September 29, 2003

Winship Cancer Institute opens to great fanfare

By Eric Rangus

Under the tent in the middle of Uppergate Drive last Wednesday, Sept. 24 about 180 people gathered for the dedication of the $75 million Winship Cancer Institute (WCI) rising impressively just to the south. Roughly twice that number fanned out beside the tent, all of them in attendance to witness an impressive array of dignitaries speak of the afternoon’s importance not just to Emory but to the state of Georgia and even the entire medical world in the fight against cancer.

“This is a marvelous day and a marvelous occasion,” said Ben Johnson, chair of the Board of Trustees, as he stepped to the microphone at 2 p.m. on the warm, sunny afternoon to introduce the first speaker, Georgia Gov. Sonny Perdue.

“I am proud to be here on a day that brings basic scientific research and clinical cancer care together under one roof,” said Perdue, who earlier this month helped announce a $1.9 million planning grant to WCI from the National Cancer Institute. Perdue said the grant is the first step toward WCI receiving designation as a Comprehensive Cancer Center, which would position it as one of the elite cancer centers in the nation.

“By opening the doors to this building, we are opening new doors to this fight against cancer, and we won’t stop until the battle is won,” Perdue said.

Following Perdue was the first of several Emory speakers, President Jim Wagner. He noted that since he has only been on campus for a month, he had not directly contributed to WCI’s construction, but that he could pledge the University’s support for the future.

“Within these walls will be doctors to serve patients, research to conquer disease and hope to conquer fear,” he told the crowd, which was made up of Emory physicians, administrators, trustees, faculty members and staff. “We gather today with a strength of purpose and a sense of hope.”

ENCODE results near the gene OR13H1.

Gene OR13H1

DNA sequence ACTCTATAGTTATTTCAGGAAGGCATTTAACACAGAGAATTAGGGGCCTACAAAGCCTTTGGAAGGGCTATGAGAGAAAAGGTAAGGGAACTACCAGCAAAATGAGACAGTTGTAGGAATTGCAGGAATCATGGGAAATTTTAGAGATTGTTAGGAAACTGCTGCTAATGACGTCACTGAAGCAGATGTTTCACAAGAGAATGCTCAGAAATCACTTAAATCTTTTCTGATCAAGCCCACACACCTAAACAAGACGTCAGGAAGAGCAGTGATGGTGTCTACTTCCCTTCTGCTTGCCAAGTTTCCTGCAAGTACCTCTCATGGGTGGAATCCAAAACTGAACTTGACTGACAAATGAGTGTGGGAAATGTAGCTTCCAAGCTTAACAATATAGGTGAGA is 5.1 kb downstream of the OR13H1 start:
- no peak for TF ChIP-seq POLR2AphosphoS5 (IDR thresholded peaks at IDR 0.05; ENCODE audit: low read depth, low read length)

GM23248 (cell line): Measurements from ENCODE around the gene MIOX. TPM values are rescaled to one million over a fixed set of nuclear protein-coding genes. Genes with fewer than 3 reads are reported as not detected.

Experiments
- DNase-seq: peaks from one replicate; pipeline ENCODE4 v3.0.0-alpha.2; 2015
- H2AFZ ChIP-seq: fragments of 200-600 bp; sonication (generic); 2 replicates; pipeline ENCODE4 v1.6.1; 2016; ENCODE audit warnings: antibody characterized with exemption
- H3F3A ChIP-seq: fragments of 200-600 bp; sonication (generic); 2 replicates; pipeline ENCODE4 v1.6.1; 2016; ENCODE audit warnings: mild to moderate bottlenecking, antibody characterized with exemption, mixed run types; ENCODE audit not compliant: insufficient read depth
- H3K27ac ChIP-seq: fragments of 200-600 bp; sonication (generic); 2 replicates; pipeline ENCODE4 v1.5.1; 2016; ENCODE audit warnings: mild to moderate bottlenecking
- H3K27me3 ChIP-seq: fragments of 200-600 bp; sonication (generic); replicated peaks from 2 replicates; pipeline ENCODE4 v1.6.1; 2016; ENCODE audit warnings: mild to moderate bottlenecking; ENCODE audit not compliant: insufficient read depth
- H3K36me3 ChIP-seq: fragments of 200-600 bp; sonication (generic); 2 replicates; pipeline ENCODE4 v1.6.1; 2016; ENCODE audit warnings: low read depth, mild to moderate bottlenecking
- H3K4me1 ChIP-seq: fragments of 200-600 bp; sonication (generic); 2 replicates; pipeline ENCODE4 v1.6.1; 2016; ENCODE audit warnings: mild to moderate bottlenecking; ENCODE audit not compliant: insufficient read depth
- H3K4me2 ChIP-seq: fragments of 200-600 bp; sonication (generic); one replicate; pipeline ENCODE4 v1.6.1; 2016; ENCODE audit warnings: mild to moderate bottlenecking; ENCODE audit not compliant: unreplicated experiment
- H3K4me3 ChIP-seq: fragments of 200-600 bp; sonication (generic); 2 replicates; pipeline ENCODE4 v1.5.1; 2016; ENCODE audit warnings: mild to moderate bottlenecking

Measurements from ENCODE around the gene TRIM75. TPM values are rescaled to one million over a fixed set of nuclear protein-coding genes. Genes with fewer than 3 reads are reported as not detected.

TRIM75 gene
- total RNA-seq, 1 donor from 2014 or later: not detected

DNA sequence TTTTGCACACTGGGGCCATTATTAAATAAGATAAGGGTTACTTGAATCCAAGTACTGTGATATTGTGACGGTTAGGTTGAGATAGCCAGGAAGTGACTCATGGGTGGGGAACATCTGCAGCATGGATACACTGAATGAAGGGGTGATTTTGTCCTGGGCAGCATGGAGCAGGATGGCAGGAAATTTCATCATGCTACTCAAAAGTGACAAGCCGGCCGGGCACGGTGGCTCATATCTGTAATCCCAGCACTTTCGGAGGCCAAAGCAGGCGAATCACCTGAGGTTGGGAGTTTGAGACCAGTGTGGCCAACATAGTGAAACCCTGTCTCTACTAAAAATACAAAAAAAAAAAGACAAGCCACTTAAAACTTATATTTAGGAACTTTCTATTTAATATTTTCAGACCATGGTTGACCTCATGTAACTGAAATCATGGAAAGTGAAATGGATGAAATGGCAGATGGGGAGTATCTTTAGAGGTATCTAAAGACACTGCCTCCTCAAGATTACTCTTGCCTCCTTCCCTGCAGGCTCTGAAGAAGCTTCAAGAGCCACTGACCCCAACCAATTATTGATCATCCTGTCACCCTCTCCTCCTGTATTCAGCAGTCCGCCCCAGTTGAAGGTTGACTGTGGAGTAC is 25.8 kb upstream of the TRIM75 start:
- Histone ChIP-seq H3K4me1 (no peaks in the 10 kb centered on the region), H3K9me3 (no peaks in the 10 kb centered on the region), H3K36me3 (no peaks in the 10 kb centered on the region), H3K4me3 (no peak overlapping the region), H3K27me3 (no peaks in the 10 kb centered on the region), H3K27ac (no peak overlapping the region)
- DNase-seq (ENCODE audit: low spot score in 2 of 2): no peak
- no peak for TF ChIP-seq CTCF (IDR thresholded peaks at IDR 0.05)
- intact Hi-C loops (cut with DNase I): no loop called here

Michael Johns, executive vice president for Health Affairs, had several prepared remarks, but he was most poignant when he diverted from them.

“I remember back some time ago when we thought that we needed to do this,” he said. “And if you stop and think about where we were seven years ago as a concept—maybe nowhere—it’s quite remarkable to see that we’re here today.”

Johns related the story of how the WCI, and the Robert Winship Memorial Clinic before it, came to be. In 1937, Robert Woodruff donated $50,000 to Emory to create a clinic that would bring the most advanced treatments to cancer patients from not only Georgia but throughout the United States. He named it after his maternal grandfather, who died of cancer.

Johns said that Woodruff’s vision was of patient-centered care, a notion that the next speaker, School of Medicine Dean Thomas Lawley, acknowledged and expanded on.

“Work on cancer is collaborative,” Lawley said. “This disease extends across so many disciplines. Whether it is among our colleagues at Emory or across the nation, we are all in this together.”

WCI Director Jonathan Simons explained the symbolism behind the inspirational naming of each of WCI’s floors. From bottom to top they are: Compassion, Caring, Courage, Hope, Imagination, Translation and Discovery.

Discovery and Translation—two signposts of research, discovering new treatments and translating them to the clinic—should flow down from research to patient care, Simons said. Then there is the name of the ground floor, Courage, the one where patients and their families and friends enter the building. “Courage is the power supply for the efforts flourishing on the other six floors of the building,” he said.

The final speaker was Stella Kazazian, a two-time survivor or non-Hodgkin’s lymphoma, who movingly—and somewhat brassily—told her story.

“Life doesn’t end with a diagnosis of cancer,” said Kazazian, who first was diagnosed with Stage 3/4 non-Hodgkin’s lymphoma in January 1996. “You learn to savor life. You develop a relationship of hope and recovery with other patients. You share a special bond and camaraderie. You grieve when a friend dies and you cheer like heck when one survives.”

She beat cancer that time, but almost five years to the day after her first diagnosis, the cancer returned. This June, her CAT scan showed no sign of the disease. “Now I’m a volunteer here,” she said, adding that despite the diagnosis she is not yet in remission. “It’s my turn to give.”

Following Kazazian’s words, all of the speakers (as well as Susan Henry-Crowe, dean of the Chapel and Religious Life) cut the ribbon officially opening WCI. Following the ribbon-cutting, guests were given tours of the facility.